Democratic leaders have told the House to pass the Senate immigration bill as is, but they can’t — because Majority Leader Harry Reid hasn’t actually sent the bill over to the House yet.
Two weeks after senators voted 68-32 to pass the bill, Mr. Reid is still holding the 1,200-page measure in his chamber, which means there is no Senate bill for the House to consider.
House Republicans said they don’t expect Mr. Reid to ever send the bill over to them because it would set up an embarrassing vote that would deem the bill unconstitutional, since it raised revenue — a power the Constitution gives to the House, not the Senate.
“The Senate-passed immigration bill is a clear violation of the ‘origination’ clause of the Constitution, which states ‘All Bills for raising Revenue shall originate in the House of Representatives; but the Senate may propose or concur with Amendments as on other Bills,’” Rep. Steve Stockman, a Texas Republican, said in a letter to colleagues on Wednesday.
Mr. Stockman got some powerful support Wednesday evening when Congress’s chief tax-writer, House Ways and Means Chairman Dave Camp, agreed: “Chairman Camp: Senate immigration bill a revenue bill; unconstitutional and cannot be taken up by the House,” his committee said in a Twitter message.
If Mr. Reid were to send the bill over, Republicans could schedule a vote to assert the House’s constitutional prerogatives in a move known as issuing a blue slip — a designation that officially rejects the bill and forces it back to the Senate.
COVERAGE: Immigration Reform
The Senate bill has become the focus on an intense debate after it passed the chamber last month.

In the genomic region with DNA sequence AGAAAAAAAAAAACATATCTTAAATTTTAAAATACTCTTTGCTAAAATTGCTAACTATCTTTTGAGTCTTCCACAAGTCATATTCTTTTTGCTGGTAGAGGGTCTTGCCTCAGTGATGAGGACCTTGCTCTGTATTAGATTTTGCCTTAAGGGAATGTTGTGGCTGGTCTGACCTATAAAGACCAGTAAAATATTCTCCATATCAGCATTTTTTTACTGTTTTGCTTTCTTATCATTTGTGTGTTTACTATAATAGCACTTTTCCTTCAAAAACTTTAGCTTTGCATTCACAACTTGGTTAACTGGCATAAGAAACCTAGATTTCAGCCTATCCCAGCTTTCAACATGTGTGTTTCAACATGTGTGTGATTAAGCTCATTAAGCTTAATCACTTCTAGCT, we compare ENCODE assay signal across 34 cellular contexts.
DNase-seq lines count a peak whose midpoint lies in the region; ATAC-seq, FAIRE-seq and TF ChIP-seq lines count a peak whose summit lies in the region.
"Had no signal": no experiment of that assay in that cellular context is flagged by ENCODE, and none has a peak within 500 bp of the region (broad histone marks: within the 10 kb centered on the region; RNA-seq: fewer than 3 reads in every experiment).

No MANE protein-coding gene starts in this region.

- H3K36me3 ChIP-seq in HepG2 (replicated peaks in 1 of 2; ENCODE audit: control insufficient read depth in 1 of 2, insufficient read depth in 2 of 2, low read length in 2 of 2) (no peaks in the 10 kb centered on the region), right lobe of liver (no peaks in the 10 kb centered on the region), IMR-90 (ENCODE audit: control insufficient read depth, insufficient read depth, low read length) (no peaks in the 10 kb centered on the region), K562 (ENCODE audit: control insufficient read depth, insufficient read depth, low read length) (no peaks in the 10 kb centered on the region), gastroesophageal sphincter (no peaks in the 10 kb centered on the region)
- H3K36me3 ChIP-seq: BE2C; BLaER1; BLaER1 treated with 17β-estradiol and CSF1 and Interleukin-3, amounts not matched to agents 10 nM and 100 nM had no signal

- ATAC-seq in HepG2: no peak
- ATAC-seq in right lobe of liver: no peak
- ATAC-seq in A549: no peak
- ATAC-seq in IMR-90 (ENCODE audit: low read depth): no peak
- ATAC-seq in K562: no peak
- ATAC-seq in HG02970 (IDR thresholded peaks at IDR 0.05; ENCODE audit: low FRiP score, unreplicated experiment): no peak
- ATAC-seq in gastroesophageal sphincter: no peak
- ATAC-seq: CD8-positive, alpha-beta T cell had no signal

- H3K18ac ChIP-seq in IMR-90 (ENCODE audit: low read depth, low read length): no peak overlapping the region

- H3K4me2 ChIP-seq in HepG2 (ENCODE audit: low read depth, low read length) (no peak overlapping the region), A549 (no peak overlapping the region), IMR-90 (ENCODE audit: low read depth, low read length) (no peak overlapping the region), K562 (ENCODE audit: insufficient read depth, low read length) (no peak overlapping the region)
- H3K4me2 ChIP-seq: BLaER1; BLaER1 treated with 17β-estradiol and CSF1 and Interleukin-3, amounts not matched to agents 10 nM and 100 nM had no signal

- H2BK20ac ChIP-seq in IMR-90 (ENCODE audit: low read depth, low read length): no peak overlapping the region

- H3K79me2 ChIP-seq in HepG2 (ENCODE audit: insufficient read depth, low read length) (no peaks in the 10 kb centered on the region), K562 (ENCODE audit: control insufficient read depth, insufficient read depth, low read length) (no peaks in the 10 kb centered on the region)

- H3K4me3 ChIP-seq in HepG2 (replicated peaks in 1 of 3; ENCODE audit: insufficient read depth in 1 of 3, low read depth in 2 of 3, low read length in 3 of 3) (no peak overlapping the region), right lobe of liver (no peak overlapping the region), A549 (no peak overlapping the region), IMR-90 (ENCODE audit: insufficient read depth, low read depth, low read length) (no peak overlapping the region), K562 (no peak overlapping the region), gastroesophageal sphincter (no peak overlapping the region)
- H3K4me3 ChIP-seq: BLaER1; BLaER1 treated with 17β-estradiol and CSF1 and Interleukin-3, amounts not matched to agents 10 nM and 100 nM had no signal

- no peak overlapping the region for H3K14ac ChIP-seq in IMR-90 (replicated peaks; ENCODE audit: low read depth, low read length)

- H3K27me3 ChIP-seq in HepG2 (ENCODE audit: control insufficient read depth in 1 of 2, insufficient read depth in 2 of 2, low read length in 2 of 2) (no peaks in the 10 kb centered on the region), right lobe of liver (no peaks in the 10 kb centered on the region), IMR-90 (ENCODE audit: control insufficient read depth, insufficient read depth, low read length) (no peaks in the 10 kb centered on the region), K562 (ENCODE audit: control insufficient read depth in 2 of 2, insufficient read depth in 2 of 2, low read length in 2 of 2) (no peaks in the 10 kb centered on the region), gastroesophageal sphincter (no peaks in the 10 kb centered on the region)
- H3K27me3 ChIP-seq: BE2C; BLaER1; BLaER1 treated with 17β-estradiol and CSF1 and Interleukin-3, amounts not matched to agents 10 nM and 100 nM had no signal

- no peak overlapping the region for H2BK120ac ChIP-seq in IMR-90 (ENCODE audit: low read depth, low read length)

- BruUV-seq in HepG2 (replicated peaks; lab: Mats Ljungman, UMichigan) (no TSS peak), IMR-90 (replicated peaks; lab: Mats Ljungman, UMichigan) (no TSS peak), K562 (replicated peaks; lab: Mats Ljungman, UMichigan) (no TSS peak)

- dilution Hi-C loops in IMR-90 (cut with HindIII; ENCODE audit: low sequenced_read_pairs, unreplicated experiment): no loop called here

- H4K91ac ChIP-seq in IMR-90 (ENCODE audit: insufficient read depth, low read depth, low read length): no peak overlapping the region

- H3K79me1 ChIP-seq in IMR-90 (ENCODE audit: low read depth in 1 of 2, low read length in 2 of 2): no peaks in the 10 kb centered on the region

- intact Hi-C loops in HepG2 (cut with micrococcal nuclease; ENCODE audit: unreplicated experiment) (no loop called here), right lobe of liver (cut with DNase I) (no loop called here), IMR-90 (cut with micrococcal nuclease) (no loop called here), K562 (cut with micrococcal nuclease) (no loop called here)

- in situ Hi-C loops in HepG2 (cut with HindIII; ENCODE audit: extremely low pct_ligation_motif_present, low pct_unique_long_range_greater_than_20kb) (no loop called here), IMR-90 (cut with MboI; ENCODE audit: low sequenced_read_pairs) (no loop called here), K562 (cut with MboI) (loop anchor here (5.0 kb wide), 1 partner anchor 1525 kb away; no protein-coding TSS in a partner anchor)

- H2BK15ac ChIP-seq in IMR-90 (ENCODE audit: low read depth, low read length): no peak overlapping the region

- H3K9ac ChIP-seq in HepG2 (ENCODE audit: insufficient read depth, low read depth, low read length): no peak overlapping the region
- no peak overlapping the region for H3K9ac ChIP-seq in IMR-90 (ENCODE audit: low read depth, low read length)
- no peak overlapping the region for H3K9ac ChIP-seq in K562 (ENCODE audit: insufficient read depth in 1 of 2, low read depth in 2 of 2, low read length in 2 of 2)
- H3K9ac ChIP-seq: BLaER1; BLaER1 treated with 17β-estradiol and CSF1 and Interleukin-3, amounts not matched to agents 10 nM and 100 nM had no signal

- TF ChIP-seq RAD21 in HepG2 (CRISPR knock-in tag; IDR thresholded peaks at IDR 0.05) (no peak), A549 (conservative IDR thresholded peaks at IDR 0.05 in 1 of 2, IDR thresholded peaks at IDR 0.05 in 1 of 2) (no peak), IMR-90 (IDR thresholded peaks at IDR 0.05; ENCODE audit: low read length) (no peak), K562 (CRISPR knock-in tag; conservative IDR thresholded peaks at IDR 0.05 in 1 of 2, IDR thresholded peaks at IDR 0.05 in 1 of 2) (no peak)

House Speaker John A. Boehner has repeatedly said the bill is dead, and on Wednesday he and his GOP colleagues laid out a strategy that moves the other direction, splitting the issue up into smaller pieces rather than passing a giant legalization bill as the Senate did.
But Mr. Reid and Sen. Charles E. Schumer, the New York Democrat who is chief author of the Senate bill, have both said they doubt the House can pass its own bills, and have predicted that eventually the GOP will relent and put the Senate bill up for a House vote.
Mr. Reid repeated that challenge as he kicked off the July legislative session on Monday, touting the 68-32 bipartisan vote that cleared the bill through the Senate late last month.
“Our responsibility didn’t end with that vote. Now it’s our responsibility to convince our colleagues in the House they should vote with us,” Mr. Reid said.
Mr. Reid’s office didn’t return a message seeking comment on why he hasn’t sent the bill over to the House.
A senior Democratic aide, however, said the issue of the Senate bill being ruled out of order by the House shouldn’t stop House lawmakers from passing the same legislation.
“It’s not an issue. The House can simply cut and paste the text,” the aide said.
Under that scenario, which has happened in the past, the House would take the Senate’s language and re-introduce it as a House bill, which could then pass.
But there are signs the Senate bill may not be as popular in the House as Mr. Reid and Mr. Schumer think.
While the bill won unanimous support of Senate Democrats, some House Democrats have objected to the massive boost in Border Patrol agents along the U.S.-Mexico border.
And in a letter on Wednesday, House Minority Leader Nancy Pelosi shied away from backing the Senate bill, instead saying it moved the country “one step closer” to a final agreement.
In a letter to Mr. Boehner, she urged the House to work on its own solution in a bipartisan way.